The defendant contends that the trial court erred in rejecting a motion made by him, at the close of the prosecution's case, for acquittal insofar as murder in the first degree was concerned. Viewing the evidence and inferences favorable to the prosecution (State v. Fiorello, 36 N.J. 80, 87 (1961), certiorari denied 368 U.S. 967, 82 S. Ct. 439, 7 L. Ed. 2 d 396 (1962)), there was enough from which a jury could find beyond reasonable doubt that the killing was "willful, deliberate and premeditated" within N.J.S. 2A:113-2. The motion was therefore properly denied; in any event, in the light of the testimony and the second degree verdict, no harm could

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be said to have resulted to the defendant from the denial of the motion. See State v. Moynihan, 93 N.J.L. 253, 256-257 (E. & A. 1919); cf. State v. Lucas, 30 N.J. 37, 77 (1959).

During the trial, the defense called Frankin McClellan as a witness to testify with respect to the decedent Stone's propensity for violent acts. He stated that in 1963 he had been shot by the decedent in a dispute over Minnie Moore. On cross-examination he was asked whether he was now in the county jail and he answered in the affirmative. He was then asked whether Minnie Moore had made a complaint against him at this time and, after an objection to this question was overruled, he again answered in the affirmative. The defendant urges that his objection should have been sustained and that the attack on McClellan's credibility should have dealt with convictions rather than arrests. Assuming all this to be so, we are satisfied that there is no basis for reversal. Stone's wife and others had testified fully as to the decedent's propensity for violent acts and the cross-examination could not have prejudiced the rights of the defendant.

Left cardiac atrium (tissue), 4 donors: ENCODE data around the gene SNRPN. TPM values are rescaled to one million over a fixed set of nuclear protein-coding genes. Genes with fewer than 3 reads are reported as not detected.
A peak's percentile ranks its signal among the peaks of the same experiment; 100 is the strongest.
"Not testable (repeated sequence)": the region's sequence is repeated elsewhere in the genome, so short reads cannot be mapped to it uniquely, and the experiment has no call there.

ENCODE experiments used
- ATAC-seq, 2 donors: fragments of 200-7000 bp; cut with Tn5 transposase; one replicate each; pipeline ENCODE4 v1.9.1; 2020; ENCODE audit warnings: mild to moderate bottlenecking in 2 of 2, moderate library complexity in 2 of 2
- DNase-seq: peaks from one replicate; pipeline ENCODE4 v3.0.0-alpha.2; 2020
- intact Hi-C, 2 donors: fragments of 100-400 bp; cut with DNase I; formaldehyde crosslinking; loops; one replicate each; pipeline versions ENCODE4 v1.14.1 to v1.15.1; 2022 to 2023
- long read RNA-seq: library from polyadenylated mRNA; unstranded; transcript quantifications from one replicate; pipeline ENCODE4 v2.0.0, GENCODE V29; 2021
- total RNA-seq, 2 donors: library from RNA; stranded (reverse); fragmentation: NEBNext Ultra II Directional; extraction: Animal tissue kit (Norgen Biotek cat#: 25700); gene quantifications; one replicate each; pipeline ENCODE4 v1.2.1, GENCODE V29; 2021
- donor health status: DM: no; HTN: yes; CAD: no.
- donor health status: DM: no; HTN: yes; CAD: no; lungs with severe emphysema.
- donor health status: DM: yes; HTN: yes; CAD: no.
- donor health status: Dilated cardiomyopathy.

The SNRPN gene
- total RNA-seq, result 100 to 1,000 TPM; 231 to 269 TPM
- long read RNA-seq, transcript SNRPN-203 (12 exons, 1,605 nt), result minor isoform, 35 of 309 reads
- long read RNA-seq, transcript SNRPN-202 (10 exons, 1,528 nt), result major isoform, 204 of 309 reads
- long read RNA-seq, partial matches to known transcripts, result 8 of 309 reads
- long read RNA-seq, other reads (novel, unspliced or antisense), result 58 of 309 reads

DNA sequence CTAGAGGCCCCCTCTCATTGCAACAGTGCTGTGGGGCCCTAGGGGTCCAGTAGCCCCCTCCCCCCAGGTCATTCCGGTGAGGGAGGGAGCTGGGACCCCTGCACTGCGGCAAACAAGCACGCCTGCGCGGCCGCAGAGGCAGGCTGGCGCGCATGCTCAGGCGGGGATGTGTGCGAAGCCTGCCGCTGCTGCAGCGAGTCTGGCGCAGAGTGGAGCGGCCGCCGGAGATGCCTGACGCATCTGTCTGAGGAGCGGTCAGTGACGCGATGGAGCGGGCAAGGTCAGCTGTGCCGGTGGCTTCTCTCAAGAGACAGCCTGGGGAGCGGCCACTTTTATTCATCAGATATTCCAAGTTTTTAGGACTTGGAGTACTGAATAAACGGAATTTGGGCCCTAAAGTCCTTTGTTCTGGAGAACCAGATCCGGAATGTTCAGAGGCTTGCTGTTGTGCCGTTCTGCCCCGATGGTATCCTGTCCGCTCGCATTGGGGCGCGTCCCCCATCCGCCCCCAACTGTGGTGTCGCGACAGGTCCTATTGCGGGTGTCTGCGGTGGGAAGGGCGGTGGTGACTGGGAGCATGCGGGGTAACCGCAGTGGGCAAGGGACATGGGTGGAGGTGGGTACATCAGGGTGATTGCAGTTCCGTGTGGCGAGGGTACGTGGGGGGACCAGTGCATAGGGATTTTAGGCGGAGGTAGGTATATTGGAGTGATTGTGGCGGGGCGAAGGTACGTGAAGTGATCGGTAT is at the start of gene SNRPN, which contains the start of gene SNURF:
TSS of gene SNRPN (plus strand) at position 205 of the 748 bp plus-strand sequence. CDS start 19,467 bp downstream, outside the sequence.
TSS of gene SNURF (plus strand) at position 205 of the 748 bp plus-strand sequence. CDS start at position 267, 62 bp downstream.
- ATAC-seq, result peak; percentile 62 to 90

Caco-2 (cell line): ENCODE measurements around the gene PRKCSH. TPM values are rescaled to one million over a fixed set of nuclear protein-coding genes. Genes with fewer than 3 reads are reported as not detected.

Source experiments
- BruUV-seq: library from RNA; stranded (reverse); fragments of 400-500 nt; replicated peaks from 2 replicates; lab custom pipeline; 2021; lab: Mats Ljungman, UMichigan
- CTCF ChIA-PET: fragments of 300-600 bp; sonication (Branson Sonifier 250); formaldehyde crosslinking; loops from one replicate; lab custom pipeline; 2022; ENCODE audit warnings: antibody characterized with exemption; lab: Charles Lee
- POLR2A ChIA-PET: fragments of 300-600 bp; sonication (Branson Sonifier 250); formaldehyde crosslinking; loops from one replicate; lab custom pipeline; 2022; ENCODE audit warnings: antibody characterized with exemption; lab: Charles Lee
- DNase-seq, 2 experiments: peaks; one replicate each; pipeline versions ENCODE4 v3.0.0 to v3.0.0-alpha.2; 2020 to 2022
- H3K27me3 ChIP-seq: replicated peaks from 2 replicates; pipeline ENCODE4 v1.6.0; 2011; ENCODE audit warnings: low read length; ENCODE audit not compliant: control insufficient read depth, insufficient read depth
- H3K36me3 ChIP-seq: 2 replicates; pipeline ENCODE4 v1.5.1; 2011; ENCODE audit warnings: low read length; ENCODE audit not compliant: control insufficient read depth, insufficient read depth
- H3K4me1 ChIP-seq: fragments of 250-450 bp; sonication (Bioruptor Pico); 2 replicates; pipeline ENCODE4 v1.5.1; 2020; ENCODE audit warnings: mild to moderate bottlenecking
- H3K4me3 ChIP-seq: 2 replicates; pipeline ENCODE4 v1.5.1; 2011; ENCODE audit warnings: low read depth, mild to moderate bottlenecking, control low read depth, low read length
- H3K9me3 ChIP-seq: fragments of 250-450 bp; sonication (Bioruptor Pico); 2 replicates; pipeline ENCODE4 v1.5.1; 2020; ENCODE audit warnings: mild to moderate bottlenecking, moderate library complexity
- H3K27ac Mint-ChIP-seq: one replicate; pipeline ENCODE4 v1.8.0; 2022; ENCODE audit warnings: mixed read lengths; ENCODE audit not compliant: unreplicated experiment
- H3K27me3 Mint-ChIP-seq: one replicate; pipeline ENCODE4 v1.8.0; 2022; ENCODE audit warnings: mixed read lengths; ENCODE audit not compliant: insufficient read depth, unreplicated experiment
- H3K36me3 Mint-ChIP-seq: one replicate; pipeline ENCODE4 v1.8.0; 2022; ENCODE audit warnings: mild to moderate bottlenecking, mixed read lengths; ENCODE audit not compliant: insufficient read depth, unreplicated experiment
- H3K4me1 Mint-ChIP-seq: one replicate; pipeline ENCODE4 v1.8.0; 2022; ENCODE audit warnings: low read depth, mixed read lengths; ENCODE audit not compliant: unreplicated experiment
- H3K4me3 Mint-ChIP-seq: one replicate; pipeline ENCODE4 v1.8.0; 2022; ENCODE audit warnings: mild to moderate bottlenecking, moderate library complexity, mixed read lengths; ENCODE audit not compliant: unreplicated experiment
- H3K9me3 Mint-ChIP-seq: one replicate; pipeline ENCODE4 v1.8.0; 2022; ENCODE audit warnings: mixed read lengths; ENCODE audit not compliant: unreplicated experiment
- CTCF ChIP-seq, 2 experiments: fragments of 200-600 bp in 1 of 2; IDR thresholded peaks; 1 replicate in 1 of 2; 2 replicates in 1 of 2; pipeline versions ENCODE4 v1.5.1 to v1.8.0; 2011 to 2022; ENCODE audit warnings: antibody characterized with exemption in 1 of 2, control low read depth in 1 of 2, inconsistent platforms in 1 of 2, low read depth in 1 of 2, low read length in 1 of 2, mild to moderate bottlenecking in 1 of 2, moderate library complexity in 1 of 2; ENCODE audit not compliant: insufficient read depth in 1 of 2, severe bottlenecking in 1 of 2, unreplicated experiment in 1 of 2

The defendant, citing Berger v. United States, 295 U.S. 78, 55 S. Ct. 629, 79 L. Ed. 1314 (1935), complains about remarks during the prosecutor's summation and about a statement during the trial judge's charge. We have thoroughly examined the summation and find no basis for the complaint. The prosecutor did not improperly interject any personal beliefs as to guilt nor did his argument go beyond the fair bounds of the testimony in the record. The judge in his charge told the jury that the trial was a proceeding in which the prosecution seeks to demonstrate that the accused violated the criminal laws of the State. The defendant urges that the prosecution does not seek to demonstrate that the accused violated the law but rather inquires whether he did so. The charge, read in its entirety, presented the matter properly to the jury. In our adversary system the prosecution does in effect seek to establish guilt though by fair means and trial. Here the means and trial

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were entirely fair and the result was entirely just. We find no cause for reversal and the judgment of conviction is: